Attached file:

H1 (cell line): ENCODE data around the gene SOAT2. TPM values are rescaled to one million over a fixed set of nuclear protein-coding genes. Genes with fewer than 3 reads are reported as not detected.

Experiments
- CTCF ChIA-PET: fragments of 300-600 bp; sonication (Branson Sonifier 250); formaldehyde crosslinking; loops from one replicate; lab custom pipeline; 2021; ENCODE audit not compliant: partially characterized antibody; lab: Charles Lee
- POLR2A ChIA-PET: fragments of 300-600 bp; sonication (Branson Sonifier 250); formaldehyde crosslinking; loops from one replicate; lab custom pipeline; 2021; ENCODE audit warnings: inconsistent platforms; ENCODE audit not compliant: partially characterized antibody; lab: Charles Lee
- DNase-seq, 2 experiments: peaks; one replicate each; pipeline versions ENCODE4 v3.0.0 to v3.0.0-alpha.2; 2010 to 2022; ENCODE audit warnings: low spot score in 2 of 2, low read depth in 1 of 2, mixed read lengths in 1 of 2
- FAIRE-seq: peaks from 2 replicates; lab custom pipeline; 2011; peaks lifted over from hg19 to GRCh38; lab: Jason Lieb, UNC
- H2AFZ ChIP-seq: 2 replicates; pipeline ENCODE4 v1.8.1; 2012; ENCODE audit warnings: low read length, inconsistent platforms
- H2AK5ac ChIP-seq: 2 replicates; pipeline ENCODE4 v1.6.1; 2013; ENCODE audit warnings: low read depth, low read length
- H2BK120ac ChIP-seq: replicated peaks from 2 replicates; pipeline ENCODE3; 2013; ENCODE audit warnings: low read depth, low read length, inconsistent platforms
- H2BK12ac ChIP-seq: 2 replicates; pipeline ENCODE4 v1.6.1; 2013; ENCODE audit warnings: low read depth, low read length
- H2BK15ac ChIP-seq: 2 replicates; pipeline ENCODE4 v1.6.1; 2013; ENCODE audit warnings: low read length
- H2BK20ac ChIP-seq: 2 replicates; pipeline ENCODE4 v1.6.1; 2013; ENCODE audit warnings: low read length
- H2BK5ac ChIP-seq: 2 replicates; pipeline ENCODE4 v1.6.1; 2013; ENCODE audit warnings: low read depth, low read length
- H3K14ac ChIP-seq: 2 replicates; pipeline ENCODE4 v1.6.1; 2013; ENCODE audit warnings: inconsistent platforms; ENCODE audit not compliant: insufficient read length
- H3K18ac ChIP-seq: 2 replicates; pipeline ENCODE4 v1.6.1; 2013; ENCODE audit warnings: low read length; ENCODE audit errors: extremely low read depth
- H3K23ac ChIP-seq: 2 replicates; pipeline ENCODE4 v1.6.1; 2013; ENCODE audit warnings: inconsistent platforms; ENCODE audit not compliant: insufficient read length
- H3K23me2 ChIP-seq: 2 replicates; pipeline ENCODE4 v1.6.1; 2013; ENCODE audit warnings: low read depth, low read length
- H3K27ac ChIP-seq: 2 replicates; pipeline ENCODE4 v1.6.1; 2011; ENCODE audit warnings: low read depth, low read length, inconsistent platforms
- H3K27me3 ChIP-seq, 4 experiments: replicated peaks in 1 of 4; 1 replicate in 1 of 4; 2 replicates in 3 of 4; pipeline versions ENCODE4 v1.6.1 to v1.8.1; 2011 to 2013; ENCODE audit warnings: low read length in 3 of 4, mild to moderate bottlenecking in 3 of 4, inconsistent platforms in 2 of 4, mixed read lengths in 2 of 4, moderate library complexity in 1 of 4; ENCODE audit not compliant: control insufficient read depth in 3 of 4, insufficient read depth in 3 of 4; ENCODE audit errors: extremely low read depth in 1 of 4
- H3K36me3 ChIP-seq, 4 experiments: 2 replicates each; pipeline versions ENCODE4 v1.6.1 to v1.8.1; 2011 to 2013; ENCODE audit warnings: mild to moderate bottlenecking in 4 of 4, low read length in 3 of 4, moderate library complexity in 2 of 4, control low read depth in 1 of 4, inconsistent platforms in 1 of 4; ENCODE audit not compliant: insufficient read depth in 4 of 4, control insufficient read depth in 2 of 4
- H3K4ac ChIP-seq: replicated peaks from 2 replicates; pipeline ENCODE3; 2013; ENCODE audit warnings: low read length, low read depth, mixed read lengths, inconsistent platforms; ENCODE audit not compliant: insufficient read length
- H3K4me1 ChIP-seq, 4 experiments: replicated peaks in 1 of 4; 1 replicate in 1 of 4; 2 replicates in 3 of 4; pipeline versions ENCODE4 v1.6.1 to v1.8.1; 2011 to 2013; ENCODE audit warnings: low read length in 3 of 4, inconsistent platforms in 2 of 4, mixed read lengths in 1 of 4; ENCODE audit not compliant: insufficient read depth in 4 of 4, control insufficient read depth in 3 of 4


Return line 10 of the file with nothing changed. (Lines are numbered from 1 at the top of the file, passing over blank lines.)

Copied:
- H2BK12ac ChIP-seq: 2 replicates; pipeline ENCODE4 v1.6.1; 2013; ENCODE audit warnings: low read depth, low read length